Thursday, March 28, 2013

Pacific Giant Delphiniums

I gave in to an impulse purchase the other day.  I was at Ontario Seed in Waterloo, and I saw seeds for Pacific Giant delphiniums. In fact I had wanted to get Pacific Giant seeds or plants for some time, but I could only find on offer the shorter varieties of delphiniums which are much more popular nowadays. It is understandable that the tall Pacific Giants would not be as much in demand. They take a lot of room, snap easily in the wind and are heavy feeders. However, it seems to me that the very essence of the delphinium is to be big and stately. When well grown, these giant strains look spectacular.

Thursday, March 21, 2013

Wild Life in the Garden

Being right next to a Canadian national park with very few people living around, we see a lot of wild life at Roche fleurie: bears, deer, Sandhill cranes, wild turkeys, squirrels, chipmunks, porcupines and raccoons. Besides these, there are the animals you very rarely see, but are always around, such as foxes and coyotes. Raccoons are the only major pest in the garden. We have rabbits, not the small eastern cottontails most common throughout southern Ontario, but the larger snowshoe hares with brown fur in summer that turns completely white in winter to blend in with the snow. They even blend in on patchy snow: in the fall their legs are the first part of their body to turn white, so they become invisible between patches of grass when there is snow on the ground. 

Saturday, March 16, 2013

Lettuce We Grow

Lettuce seeds

Because we eat a lot of lettuce, we grow a lot. We have tried numerous varieties over the years, and here are the ones which we like best and which do best at Roche Fleurie.

Our “basic” lettuce, the one we seed regularly to make sure we always have some available and on which we rely throughout the growing season, is a German variety called Kagraner Sommer 2. It is a Bibb or Butterhead type lettuce (Lactuca sativa var. capitata), which means that it makes a head but, in my experience, not a very big one, and is much looser than, say, that of Iceberg lettuce. The colour is yellow green. It is a delicious lettuce and very slow to bolt.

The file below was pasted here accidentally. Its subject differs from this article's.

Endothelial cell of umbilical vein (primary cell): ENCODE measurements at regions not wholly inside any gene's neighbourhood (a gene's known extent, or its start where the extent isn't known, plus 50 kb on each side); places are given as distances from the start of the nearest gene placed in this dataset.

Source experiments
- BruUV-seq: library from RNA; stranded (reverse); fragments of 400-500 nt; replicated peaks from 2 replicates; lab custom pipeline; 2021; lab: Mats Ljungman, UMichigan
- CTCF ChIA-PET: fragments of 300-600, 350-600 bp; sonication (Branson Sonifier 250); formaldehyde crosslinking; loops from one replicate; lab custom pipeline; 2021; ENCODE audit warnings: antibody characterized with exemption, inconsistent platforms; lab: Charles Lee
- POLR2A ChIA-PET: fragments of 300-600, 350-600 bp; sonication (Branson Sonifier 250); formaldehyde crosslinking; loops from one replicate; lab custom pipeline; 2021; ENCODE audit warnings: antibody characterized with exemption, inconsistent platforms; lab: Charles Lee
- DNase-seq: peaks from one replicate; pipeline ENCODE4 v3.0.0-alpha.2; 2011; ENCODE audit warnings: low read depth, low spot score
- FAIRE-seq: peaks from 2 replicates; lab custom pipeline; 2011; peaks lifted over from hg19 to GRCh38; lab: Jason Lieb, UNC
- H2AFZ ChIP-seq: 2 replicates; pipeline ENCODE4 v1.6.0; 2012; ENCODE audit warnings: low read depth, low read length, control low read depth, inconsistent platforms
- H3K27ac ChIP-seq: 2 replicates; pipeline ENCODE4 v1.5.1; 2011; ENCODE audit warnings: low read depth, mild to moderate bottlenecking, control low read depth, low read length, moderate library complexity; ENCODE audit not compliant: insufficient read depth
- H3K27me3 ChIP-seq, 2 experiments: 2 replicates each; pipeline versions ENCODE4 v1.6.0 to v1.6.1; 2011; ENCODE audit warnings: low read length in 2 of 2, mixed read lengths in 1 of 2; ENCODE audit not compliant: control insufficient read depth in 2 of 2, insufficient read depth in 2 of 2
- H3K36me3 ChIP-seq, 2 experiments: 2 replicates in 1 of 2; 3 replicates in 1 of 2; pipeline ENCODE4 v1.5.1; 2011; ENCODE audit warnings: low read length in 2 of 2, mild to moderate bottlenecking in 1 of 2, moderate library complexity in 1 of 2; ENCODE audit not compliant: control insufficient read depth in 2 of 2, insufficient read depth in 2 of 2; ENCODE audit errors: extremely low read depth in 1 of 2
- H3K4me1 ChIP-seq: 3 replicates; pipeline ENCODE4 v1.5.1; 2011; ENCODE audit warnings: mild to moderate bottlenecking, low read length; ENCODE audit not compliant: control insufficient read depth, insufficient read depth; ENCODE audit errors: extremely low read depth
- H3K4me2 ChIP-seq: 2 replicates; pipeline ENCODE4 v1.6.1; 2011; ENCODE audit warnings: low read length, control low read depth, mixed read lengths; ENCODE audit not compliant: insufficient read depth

Monday, March 11, 2013

Our Very Own Weeds

It is only when you have had more than one garden and have looked more closely at your friends’s gardens that you realize how specific to each garden weeds are. Of course there are weeds we all share, such as dandelions, but each garden has some weeds of its own. I have had two gardens, and the weeds were quite different in each of them.

Tuesday, March 5, 2013

Overwintering Rosemary

Creeping Rosemary 'Wilma's Gold'

For many years, I had at least one rosemary plant which I would take indoors for the winter. On the whole, rosemary bushes do not like spending the winter in a dry house. In such an environment, they hold on to life for a year or two, but soon give up the ghost.
A few years ago, I discovered that the most important way to succeed in overwintering a rosemary plant is to make sure it is stored in a humid-enough environment. Strangely, for a plant that originates in the Mediterranean, it can actually do without light for months, but not without humidity. I discovered that when I was going away for the good part of a winter. In late November, I potted up my rosemary and stored it in a crawlspace where there is no light, quite a bit of humidity and temperatures that do not reach the freezing point. I had little hope that the plant would survive but, to my amazement, it came out in the spring looking much better than it ever had done after a winter indoors. All it needed before another season out in the garden was a bit of trimming.